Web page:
The collection teaser directed by Xavier Veilhan had us beaming before we even saw the work in person. A gaggle of animals ran through the forest, transforming into towering wooden animal sculptures that arrived at the entrance of the house’s rue Cambon headquarters with models emerging from within their timber forms. Thus began the show in a similar fashion, with the audience greeting each model and outfit with a smile. This is probably the unparalleled experience that Pavlovsky speaks of— one that only live shows can offer. “One of the things I love about Chanel is that we are able to adapt to the needs of women. The decor (stage) and lighting are very soft, creating a sense of intimacy, allowing the audience to appreciate the details of the clothes up close. Sophistication and detail are key to this collection.”
The runway was transformed into a village square as if preparing to stage a festive parade. The wooden animal sculptures gradually made their grand entrance. Models dressed in the latest haute couture collection – top hats, bow ties, white gloves, laced two-tone boots, satin capes, pleated skirts, double-breasted jackets, and tuxedo shirts – emerged from their hidden doors. For this collection, Virginie drew inspiration from uniforms worn by majorettes while infusing her signature touch of femininity to create a festive, elegant, and timeless series.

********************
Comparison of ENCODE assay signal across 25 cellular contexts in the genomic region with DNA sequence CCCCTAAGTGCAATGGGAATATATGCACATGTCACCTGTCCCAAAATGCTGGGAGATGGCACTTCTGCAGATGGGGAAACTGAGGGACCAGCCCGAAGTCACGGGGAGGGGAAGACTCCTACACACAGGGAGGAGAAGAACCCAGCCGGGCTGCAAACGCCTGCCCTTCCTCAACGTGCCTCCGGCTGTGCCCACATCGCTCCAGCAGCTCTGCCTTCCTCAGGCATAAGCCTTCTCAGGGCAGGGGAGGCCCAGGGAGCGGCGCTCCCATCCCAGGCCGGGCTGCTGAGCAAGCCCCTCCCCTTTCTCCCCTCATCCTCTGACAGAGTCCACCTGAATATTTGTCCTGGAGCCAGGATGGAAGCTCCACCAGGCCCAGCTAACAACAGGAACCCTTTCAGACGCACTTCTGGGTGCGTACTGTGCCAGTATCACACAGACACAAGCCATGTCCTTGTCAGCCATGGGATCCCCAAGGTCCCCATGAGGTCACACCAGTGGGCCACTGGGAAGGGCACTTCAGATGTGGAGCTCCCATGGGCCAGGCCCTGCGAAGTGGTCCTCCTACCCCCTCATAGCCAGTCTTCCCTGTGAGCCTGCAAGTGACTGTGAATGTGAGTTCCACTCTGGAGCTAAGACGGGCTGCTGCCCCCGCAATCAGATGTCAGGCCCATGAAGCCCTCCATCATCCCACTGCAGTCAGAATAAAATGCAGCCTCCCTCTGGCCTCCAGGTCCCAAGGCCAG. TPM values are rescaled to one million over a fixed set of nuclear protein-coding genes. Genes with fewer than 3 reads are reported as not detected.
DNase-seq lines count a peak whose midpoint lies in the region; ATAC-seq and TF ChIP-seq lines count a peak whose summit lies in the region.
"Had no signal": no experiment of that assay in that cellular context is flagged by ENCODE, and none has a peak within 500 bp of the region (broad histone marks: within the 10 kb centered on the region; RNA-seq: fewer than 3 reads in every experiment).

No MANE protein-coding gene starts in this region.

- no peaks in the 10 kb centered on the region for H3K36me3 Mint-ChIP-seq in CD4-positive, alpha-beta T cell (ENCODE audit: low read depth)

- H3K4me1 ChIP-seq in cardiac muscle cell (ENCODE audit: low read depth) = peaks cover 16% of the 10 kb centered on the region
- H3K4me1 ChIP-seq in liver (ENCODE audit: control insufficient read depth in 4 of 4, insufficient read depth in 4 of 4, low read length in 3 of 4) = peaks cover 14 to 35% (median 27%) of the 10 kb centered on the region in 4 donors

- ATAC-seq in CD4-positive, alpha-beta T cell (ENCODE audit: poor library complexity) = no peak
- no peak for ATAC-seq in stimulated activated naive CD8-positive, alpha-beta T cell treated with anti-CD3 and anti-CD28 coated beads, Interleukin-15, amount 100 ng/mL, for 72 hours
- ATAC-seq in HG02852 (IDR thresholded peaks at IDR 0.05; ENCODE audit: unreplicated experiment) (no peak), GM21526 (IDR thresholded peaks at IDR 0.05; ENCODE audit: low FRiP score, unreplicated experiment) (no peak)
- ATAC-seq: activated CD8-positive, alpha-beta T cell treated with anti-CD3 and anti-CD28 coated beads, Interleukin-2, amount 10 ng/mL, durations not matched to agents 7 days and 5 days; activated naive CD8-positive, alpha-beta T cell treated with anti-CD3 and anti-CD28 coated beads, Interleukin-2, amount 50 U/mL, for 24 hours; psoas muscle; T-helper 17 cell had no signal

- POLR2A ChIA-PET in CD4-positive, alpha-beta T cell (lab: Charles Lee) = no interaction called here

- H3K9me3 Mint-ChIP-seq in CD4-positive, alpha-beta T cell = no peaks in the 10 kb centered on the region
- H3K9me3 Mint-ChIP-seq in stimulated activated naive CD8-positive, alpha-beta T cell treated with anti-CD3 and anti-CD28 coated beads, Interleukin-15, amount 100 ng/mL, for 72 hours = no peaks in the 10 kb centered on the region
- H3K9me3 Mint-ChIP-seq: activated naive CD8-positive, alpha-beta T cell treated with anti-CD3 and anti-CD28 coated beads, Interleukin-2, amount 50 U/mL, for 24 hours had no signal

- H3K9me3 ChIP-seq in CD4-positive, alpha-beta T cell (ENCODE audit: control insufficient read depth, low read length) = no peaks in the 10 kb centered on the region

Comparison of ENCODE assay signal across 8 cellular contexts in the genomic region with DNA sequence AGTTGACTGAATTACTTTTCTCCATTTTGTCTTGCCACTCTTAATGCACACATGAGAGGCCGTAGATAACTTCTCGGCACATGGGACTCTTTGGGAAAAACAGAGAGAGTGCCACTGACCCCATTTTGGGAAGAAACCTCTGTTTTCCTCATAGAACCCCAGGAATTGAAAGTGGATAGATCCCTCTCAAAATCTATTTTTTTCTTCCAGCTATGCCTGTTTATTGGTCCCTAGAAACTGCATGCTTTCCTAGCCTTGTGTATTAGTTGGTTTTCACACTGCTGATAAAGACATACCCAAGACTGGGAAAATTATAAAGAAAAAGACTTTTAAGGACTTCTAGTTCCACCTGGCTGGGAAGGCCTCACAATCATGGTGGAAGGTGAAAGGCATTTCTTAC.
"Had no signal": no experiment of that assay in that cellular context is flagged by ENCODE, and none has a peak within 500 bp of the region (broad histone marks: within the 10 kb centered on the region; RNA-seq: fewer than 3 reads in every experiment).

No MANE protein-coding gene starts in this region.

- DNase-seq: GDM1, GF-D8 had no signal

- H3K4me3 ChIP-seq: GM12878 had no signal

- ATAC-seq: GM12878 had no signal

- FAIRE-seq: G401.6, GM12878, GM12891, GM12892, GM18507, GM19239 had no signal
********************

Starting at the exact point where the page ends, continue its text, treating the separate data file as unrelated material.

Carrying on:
The tailoring was light and elegant, from jackets worn with skirts or shorts to dresses with hemlines embellished with lace or feathers. Evening dresses, too, came in softer, flowing silhouettes, and the occasional body-hugging jumpsuit echoed the playful theme. The embroidery was delicately delightful. A tweed jacket featured an exquisite bird sewn into the centre; a round neck top hosted a variety of beaded forest animals; and a wedding gown embroidered with a flight of swallows made for a romantic closing spectacle.
Having witnessed the collection from conception to reality, Pavlovsky quipped that it was almost impossible to choose a favourite design, as every step adds to an integral part of the collection. “Creativity knows no limits, as has always been the spirit of haute couture. Operating without production and pricing constraints pushes the designer’s ability to capture the emotion of the moment — and this is what Virginie excels at. She has brought a lot of ideas and injected a lot of energy into her work.”